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50-plus years later, 30 couples recommit to their marriage vows

MOORE, Okla. (BP)–Believing that the example of longtime married couples should be a model to young people, Oklahoma pastor Alan Cox led 30 couples who have been married 50 or more years in a recommitment of their vows Aug. 16 during a morning worship service.
Cox, in a nine-week series of sermons on “Home Improvement” at First Baptist Church in Moore, preached from Psalms 127 and 128 on several results of a godly home as exemplified by the 30 couples.
One result, he said, is peace that gives rest.
“Anything attempted without the Lord is going to be in vain,” he declared. “A home built apart from God is not worth living. Those renewing their vows today have made mistakes, but (they) would not be here today with peace and the hope of eternal life if God was not involved in their homes.”
Following the sermon, the 30 couples were introduced and led to the front of the auditorium where they repeated the marriage vows.
At a luncheon after the worship service, photographs were taken of each couple by a three-tier wedding cake.
Marshall Howard, senior adult minister, said he wanted to have the vows-renewal ceremony on senior adult day in May, but scheduling conflicts prohibited it.
“This worked out great,” said Howard, “because the pastor wanted to end his series on Home Improvement with something dynamic, and this certainly was.”
Howard said 38 couples married more than 50 years answered his notice in the church newsletter, but eight of them could not be there on Sunday because of illness or previous travel plans.
He said Oklahoma Gov. Frank Keating was invited to attend the service, but since he could not be there, he wrote letters to each couple and sent certificates of commendation which were handed out at the luncheon.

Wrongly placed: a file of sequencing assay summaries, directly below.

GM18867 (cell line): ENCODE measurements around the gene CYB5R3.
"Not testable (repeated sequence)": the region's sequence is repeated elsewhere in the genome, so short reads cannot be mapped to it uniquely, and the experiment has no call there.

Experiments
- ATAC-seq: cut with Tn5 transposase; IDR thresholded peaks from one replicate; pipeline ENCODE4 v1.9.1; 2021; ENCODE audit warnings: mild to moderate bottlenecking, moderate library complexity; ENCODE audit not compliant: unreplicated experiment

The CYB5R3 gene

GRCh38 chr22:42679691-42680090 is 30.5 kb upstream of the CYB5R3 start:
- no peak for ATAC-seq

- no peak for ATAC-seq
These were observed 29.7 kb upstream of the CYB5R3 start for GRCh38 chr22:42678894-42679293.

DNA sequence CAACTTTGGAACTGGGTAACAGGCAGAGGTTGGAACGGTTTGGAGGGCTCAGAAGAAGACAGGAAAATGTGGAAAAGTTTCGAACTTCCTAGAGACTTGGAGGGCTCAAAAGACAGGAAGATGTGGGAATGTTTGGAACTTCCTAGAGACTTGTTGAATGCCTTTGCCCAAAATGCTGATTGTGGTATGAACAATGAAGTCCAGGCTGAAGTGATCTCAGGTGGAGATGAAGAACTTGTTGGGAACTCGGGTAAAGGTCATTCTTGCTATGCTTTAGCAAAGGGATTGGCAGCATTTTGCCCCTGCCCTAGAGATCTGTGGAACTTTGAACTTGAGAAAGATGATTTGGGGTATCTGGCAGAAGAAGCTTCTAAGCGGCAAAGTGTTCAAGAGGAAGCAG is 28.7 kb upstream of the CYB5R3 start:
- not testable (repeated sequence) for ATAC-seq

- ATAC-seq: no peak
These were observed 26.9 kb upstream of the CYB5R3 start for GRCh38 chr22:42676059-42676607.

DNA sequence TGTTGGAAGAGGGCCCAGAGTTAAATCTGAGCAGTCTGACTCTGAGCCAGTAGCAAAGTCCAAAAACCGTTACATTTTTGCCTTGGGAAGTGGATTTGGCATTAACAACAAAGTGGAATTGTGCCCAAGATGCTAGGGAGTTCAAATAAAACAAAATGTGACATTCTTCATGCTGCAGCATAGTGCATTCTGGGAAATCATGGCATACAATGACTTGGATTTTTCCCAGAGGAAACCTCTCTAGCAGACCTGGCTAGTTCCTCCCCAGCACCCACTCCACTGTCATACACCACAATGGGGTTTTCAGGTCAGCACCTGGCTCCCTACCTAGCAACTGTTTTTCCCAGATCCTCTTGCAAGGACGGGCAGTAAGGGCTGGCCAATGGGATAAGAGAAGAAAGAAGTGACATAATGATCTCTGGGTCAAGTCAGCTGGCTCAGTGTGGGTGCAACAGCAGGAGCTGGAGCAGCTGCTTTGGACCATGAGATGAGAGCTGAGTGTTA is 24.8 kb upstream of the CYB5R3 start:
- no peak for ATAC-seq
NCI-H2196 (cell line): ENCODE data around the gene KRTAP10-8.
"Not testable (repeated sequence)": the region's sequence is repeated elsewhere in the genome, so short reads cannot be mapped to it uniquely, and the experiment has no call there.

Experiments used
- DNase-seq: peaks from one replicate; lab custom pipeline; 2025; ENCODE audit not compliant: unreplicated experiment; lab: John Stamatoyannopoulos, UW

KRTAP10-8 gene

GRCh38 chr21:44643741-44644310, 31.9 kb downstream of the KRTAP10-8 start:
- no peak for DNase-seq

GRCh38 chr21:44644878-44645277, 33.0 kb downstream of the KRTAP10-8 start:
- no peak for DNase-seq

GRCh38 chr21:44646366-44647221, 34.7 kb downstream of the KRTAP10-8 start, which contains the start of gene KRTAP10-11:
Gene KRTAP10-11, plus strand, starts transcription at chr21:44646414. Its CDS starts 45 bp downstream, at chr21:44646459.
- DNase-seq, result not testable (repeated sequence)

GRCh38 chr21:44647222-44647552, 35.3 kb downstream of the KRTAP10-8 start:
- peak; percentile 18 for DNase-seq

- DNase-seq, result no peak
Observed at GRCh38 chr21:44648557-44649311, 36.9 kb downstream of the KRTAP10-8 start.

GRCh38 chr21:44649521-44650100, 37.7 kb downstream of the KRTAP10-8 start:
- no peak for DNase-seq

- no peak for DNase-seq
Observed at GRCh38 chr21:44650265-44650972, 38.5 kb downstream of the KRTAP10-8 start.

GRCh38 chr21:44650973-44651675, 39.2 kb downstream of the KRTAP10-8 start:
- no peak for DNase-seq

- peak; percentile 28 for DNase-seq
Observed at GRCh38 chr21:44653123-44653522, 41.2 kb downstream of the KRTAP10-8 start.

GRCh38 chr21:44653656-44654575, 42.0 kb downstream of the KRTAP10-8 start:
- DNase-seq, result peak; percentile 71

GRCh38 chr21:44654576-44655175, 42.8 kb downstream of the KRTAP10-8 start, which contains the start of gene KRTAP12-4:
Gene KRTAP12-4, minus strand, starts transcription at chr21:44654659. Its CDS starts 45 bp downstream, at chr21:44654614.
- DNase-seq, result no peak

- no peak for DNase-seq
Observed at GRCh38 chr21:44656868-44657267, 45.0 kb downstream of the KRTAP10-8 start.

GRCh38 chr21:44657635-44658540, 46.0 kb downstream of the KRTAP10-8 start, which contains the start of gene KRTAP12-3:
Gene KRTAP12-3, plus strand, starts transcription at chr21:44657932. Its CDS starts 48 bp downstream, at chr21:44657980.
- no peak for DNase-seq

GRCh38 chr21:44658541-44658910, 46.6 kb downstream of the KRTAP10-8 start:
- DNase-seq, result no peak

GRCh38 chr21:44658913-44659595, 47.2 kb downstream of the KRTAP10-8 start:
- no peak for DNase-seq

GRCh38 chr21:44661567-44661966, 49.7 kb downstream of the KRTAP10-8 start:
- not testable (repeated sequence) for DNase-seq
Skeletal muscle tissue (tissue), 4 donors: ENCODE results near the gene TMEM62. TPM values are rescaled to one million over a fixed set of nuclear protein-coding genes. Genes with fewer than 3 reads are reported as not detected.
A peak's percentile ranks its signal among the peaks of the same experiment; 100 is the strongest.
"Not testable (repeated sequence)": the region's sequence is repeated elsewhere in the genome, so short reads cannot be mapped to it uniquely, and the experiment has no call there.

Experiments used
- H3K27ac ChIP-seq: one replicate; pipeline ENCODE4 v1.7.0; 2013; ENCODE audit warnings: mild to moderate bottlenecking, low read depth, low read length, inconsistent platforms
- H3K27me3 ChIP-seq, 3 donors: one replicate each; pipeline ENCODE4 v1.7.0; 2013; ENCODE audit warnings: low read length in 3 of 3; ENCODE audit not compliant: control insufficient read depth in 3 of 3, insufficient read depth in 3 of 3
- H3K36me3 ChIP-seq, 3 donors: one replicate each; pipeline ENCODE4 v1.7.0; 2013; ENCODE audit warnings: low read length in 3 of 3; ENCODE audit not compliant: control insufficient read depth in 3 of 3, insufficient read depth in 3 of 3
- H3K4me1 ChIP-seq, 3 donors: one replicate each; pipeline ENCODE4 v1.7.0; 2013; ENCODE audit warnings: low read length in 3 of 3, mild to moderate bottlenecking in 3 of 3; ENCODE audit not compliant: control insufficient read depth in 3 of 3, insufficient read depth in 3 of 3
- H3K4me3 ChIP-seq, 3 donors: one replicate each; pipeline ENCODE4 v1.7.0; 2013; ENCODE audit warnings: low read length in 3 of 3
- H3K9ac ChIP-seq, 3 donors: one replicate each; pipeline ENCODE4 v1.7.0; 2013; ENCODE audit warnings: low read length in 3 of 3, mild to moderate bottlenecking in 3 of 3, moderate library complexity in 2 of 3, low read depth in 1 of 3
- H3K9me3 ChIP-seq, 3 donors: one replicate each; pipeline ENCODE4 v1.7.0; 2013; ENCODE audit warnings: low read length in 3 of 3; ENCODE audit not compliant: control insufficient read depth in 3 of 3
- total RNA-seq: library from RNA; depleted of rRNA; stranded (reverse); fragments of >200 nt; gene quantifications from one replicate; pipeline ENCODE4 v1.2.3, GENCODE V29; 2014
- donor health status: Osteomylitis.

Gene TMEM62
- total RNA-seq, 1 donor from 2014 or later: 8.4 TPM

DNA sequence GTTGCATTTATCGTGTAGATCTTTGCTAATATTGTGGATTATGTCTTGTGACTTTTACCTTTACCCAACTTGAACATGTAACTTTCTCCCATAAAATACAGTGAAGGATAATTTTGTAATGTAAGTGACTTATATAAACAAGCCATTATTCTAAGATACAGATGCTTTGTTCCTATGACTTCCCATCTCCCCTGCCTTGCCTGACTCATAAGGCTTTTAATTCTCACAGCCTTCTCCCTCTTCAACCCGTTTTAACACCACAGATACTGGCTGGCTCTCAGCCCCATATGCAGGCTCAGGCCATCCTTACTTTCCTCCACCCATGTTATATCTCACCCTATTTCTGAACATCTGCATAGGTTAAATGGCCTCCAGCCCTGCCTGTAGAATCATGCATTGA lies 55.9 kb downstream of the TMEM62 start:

During a short program following the meal, two couples admitted they eloped and one man said his mother went with him on his honeymoon.
Harry and Betty Snider decided to elope when they discovered some friends planned to throw them in the lake after the wedding ceremony, and Harry could not swim.
Charleene Clift said her mother was going to make her go to Oklahoma Baptist University and “marry a preacher.”
“I was in love with Lory, so we eloped, and I’d do it all over again,” she said.
Jim Ingram said he was the only son among five daughters in his family, and when he got married, his mother didn’t want to lose her son.
“She started packing her suitcase, and when I asked her what she was doing, she said she was going on my honeymoon with me and Nina,” Ingram recounted.
“We lived in central Mississippi and were going to Birmingham, Ala., for our honeymoon,” he continued. “She couldn’t be talked out of going, so, since we didn’t have a car, we all rode the bus to Birmingham.
“We had a good time, but we would have had a better time if it had been just Nina and me.”

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  • Dana Williamson